More than a week after the gruesome murder of French teacher Samuel Paty by a Chechen refugee, France remains gripped by shock, hatred and despair. The terrorist attack that followed Paty’s decision to display the controversial Charlie Hebdo caricatures of Prophet Muhammad in class has heightened anti-Muslim sentiments.

Once again, the Muslim citizens of France are at the center of a debate that despises their religion and symbols and smears and slander them in the political arena, mainstream media and social networks. And again, the ruling elite and much of French society deny the real roots of radicalization.

But this time around, the head of state seems particularly keen to ignite the flames of Islamophobia. President Emmanuel Macron believes his constituents are leaving him and believes the only thing he can do to save his political career is to take a page out of the far right’s playbook.

Macron’s staggering support

It should be noted that the attack comes as France is suffering from a long-term social crisis made worse by the failed policies of the Macron government. The anger of the population has reached the boiling point and has manifested itself in street protests. Major public sector strikes took place in the spring of 2018, followed by the protests of Gilets Jaunes (yellow vests) in the fall.

Throughout 2019 there were large demonstrations against pension reforms, price increases, police violence and unemployment. The year ended with one of the longest public transport strikes in French history that crippled the country.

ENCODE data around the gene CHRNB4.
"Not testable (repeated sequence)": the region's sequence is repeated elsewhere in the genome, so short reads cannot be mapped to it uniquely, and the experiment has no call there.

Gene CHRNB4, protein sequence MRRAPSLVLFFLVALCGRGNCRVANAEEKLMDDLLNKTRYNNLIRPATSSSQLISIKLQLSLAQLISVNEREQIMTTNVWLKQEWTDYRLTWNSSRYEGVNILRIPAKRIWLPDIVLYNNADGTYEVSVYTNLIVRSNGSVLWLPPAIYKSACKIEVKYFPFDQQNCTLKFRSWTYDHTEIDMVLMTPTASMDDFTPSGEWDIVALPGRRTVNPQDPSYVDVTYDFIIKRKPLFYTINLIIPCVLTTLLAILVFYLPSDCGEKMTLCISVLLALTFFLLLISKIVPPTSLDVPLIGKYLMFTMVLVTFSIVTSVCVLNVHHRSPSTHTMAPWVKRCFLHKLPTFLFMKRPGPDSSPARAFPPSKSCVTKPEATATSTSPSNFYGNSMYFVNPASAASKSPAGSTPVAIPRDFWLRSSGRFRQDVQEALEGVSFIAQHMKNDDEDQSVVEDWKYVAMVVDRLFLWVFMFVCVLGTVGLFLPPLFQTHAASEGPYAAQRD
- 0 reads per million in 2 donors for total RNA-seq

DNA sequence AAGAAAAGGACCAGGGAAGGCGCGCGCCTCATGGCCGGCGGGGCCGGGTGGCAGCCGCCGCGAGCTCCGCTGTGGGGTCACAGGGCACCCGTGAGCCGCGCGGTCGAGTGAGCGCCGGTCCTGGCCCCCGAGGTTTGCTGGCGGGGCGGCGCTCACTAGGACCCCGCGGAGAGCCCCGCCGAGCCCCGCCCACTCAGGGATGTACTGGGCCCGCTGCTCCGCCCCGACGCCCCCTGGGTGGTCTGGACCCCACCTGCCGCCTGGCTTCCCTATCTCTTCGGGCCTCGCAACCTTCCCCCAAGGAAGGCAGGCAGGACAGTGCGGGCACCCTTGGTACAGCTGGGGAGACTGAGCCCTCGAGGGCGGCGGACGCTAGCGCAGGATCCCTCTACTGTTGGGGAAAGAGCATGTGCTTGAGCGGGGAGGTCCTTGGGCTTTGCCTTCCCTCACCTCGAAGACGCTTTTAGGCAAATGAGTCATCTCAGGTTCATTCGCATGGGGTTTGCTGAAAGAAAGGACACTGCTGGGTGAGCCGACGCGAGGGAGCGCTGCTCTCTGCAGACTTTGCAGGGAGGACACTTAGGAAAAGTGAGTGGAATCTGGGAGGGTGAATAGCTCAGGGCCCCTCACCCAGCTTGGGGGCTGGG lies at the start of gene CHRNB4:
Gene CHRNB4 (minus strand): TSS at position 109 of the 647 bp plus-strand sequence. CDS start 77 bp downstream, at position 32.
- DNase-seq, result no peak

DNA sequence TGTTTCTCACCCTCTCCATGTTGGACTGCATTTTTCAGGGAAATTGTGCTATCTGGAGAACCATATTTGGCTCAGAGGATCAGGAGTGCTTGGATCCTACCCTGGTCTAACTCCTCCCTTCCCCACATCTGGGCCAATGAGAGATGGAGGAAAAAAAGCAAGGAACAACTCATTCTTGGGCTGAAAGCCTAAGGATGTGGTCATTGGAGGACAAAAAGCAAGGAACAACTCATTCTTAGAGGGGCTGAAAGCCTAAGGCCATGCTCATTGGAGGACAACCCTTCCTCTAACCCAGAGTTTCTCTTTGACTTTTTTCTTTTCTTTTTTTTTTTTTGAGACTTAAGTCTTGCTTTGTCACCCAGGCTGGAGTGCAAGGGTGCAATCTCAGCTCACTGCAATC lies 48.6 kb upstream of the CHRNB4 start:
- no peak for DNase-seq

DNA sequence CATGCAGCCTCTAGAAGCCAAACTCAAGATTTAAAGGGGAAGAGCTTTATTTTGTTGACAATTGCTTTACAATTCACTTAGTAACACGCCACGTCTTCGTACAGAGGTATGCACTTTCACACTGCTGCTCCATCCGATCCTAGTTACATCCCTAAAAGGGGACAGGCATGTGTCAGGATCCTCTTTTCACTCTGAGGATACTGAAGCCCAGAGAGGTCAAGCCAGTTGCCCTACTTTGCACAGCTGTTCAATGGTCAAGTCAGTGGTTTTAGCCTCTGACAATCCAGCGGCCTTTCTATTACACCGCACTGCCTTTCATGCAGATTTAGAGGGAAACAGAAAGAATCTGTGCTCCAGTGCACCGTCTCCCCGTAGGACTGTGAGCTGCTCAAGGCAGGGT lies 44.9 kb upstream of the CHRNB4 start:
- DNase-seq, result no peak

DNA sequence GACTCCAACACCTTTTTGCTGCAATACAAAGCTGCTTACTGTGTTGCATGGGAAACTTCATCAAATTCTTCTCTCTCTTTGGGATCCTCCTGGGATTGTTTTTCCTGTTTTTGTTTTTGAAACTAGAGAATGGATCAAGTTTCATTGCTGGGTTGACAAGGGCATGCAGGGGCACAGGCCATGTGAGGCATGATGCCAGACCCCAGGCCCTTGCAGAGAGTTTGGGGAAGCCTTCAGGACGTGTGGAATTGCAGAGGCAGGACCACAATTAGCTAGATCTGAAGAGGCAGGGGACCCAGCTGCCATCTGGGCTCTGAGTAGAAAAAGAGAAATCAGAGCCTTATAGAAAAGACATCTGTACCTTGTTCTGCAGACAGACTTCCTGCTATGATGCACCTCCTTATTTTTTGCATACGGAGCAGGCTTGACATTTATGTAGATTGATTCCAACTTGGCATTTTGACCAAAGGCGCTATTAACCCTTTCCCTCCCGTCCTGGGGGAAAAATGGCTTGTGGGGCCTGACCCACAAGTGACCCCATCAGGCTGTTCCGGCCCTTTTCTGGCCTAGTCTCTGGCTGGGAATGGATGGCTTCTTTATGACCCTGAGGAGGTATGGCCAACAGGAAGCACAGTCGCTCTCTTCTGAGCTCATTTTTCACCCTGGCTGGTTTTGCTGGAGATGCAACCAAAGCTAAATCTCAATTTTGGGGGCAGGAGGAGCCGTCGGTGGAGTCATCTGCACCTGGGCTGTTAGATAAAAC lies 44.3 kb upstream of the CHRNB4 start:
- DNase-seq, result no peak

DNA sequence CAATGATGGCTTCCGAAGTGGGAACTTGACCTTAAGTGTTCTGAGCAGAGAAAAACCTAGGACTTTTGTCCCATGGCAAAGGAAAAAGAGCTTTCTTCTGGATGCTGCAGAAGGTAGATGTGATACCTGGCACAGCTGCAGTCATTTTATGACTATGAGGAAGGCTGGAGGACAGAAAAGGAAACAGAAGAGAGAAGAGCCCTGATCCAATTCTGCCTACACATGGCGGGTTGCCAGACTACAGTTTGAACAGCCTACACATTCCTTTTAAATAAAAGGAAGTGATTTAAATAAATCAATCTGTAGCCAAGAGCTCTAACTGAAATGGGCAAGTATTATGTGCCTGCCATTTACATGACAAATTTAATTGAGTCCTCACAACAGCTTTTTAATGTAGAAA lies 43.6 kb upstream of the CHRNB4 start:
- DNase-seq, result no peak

This shift brought Macron’s ratings from about 60 percent in his election in May 2017 to 23 percent in December 2018. Before the pandemic mobilized French society earlier this year, the French president had the approval of about 33 percent of the population.

The slight gains Macron made at the start of the COVID-19 crisis did not help his party in the local elections in June when it suffered a crushing defeat for the Green movement in several major French cities.

The presidential elections are slated for April 2022 and the French president seems to have run out of time to think of anything that can secure his re-election. His most recent desperate attempt to gain political ground – especially at the expense of the far right – appears to be his decision to follow suit in France’s Muslim community. He knows that anything to do with the attack on Muslims gets the far right and its racist and anti-Muslim agenda, and perhaps a good part of the French left, on their toes.

At the beginning of October, Macron gave a special address to the nation in which he insisted that Islam was “in crisis” and would “liberate” it from foreign influences.

When Paty’s murder took place less than two weeks later, the French president quickly seized the moment and said he would take measures to eradicate “Islamist extremism” in France.

A knee-jerk reaction

After the attack, Macron and his government took action against Muslim civil society – or what they called “extremists”. The measures they have taken include “several dozen concrete measures … against organizations, associations or individuals who carry out a radical Islamic project”.

As a result, more than 50 charities – including the Collective Against Islamophobia in France (CCIF), a mainstream anti-Islamophobia organization – referred to as “enemies of the republic” by Interior Minister Gerald Darmanin, could be disbanded.

Throughout the process, Macron and his administration have maintained their anti-Islamic rhetoric and set the tone for the public debate over the terrorist attack.